Plans for world’s first rewilding centre at Highland estate

Trees for Life have lodged plans to rewild the 10,000-acre Dundreggan estate in the Highlands.

Plans for world’s first rewilding centre at Highland estate Trees for Life

A 10,000-acre Highland estate could be restored to its former glory after plans were lodged to build the world’s first rewilding centre. 

Conservation charity Trees for Life have been rewilding the Dundreggan estate in Glenmoriston by protecting and expanding parts of the Caledonian Forest since its 2008 purchase of the former deer stalking estate. 

Dundreggan is home to over 4000 plant and animal species, including some never recorded in the UK before or once feared extinct in Scotland.

The charity submitted plans for the Dundreggan estate, which is situated between Loch Ness and the Isle of Skye, to the Highland Council on June 22.

The plans feature a visitor centre inspired by wild native forests and the natural and cultural heritage of the Highlands.

Trees for Life expect the pioneering project to welcome over 50,000 visitors annually, showcasing the benefits of rewilding and working with nature, while boosting the rural economy and creating at least 15 jobs.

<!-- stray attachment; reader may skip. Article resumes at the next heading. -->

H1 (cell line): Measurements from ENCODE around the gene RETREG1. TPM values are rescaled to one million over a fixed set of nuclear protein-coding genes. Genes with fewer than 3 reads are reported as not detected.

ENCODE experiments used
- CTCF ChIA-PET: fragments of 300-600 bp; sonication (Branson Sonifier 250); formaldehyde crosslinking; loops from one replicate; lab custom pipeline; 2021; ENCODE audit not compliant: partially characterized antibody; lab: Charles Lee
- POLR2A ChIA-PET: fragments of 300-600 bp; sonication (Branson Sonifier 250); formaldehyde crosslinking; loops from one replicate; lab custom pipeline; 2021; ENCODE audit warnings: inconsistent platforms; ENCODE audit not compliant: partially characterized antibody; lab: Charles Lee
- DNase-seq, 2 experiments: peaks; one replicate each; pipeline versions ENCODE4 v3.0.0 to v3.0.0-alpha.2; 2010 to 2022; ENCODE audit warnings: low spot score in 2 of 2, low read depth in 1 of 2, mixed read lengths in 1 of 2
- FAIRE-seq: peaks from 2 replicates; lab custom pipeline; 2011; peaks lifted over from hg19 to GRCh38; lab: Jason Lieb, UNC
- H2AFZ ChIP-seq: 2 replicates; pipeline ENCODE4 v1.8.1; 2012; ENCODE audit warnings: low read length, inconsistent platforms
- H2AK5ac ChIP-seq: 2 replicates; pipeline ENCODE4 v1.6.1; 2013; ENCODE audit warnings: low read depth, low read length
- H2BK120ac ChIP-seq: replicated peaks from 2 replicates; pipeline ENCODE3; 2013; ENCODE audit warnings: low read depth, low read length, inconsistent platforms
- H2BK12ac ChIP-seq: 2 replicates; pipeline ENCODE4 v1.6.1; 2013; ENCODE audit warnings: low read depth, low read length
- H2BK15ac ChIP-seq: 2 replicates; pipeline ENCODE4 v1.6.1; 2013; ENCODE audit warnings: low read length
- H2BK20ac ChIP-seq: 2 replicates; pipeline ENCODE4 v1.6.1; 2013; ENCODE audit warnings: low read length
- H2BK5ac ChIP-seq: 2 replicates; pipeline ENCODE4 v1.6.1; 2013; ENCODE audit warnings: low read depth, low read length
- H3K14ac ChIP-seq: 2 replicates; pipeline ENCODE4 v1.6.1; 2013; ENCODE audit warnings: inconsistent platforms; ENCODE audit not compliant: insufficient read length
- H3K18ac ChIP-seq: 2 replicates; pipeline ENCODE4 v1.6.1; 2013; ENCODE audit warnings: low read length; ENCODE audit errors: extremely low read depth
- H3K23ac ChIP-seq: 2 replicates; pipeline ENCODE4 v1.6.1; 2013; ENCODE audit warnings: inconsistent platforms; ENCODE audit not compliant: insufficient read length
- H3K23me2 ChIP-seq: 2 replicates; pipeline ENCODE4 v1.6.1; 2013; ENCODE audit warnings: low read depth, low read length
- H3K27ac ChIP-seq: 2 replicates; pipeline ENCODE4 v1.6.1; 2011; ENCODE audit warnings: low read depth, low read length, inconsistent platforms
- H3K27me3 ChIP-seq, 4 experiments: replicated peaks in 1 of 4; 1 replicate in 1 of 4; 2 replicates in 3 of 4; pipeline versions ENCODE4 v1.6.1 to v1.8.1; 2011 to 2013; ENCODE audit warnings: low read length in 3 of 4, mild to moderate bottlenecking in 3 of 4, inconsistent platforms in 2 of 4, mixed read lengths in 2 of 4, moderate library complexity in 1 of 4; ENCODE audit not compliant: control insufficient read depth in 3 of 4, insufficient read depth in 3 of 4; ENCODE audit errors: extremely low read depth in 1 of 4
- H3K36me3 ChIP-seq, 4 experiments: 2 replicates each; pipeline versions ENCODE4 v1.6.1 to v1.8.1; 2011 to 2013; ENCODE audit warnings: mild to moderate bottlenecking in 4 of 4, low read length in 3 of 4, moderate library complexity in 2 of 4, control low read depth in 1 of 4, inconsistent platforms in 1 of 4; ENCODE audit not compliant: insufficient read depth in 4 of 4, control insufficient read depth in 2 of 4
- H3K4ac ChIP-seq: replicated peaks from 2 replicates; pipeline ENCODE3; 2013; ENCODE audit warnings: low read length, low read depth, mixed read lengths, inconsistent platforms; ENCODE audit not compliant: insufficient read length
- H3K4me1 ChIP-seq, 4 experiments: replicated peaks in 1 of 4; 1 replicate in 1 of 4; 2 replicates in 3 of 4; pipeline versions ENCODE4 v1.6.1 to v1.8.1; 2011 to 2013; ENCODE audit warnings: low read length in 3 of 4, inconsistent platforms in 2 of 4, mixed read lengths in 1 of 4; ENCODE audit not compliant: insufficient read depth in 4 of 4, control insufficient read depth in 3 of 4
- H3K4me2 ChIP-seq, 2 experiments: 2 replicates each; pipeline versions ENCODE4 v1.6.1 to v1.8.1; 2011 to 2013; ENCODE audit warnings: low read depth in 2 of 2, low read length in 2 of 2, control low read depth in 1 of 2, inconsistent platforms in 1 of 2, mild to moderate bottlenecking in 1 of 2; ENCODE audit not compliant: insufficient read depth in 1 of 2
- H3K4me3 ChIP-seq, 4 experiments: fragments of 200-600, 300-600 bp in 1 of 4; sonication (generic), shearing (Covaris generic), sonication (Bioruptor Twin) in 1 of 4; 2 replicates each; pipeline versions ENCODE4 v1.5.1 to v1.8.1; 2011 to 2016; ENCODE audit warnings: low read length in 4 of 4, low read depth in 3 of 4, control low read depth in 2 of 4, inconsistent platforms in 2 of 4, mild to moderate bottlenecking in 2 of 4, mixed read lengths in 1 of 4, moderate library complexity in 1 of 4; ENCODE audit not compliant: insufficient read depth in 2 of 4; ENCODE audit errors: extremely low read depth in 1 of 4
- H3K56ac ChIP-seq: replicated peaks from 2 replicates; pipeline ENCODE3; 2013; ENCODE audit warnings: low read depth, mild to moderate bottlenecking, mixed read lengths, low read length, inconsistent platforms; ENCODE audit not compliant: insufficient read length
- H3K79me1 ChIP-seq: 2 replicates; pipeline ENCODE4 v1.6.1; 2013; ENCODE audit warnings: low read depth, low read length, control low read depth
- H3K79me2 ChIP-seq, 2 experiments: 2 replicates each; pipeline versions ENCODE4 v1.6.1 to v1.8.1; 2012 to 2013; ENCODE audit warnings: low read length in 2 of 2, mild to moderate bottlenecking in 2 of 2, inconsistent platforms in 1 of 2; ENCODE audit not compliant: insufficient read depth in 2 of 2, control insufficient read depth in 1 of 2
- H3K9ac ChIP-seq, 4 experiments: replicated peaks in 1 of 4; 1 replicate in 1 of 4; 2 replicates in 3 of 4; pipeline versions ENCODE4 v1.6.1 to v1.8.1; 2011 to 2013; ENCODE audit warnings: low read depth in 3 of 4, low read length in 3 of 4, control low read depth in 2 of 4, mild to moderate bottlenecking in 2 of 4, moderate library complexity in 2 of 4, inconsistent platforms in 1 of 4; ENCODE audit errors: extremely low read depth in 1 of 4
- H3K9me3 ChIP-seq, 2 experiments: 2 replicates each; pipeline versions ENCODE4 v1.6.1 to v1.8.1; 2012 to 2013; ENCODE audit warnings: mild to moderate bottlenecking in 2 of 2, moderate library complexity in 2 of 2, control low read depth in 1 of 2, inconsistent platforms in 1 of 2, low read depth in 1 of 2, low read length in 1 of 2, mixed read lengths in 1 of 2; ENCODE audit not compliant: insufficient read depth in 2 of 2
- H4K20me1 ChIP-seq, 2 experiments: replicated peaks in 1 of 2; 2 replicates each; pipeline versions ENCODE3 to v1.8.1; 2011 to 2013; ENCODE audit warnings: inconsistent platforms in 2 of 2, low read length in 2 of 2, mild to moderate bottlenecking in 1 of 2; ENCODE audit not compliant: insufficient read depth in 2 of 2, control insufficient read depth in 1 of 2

Plans for Dundreggan Rewilding Centre lodged.

Trees for Life’s chief executive Steve Micklewright said: “Dundreggan Rewilding Centre will be a place for people from all walks of life to rewild themselves by exploring and enjoying a remarkable wild landscape in a beautiful Highland glen, and to spend time learning about the area’s unique wildlife and inspiring Gaelic history.”

The building’s design has been inspired by local Gaelic heritage and history, and by the globally important but endangered Caledonian Forest – with verticals representing trees, changing light to reflect how light plays in woodlands, and materials and colours conjuring up bracken and forest bark.

The all-weather visitor centre will feature a ‘Welcome Tree’, a striking Scots pine sculpture, which will be a focal point where people can discover the activities on offer. 

A Gaelic bothy area will spotlight local history and heritage, and there will be spaces for learning and events.

The building will act as a gateway to the forest and wild outdoors, where there will be fully accessible trails and more adventurous walks. 

Family-friendly features where people can learn, play and relax will include a Squirrel Wood forest play area, and a wildlife pond for dipping.

An accessible 20-bed accommodation space will be constructed on the site of an original lodge, enabling people, including students and researchers, to have longer stays at the acclaimed rewilding estate.

The project has been made possible thanks to more than £2m support from The National Lottery Heritage Fund, the Scottish Natural Heritage-led Natural and Cultural Heritage Fund funded through the European Regional Development Fund,and from others. 

Highland Council granted planning permission in principle for the centre in April 2019, and construction should begin in early 2021, with the centre opening in 2022.

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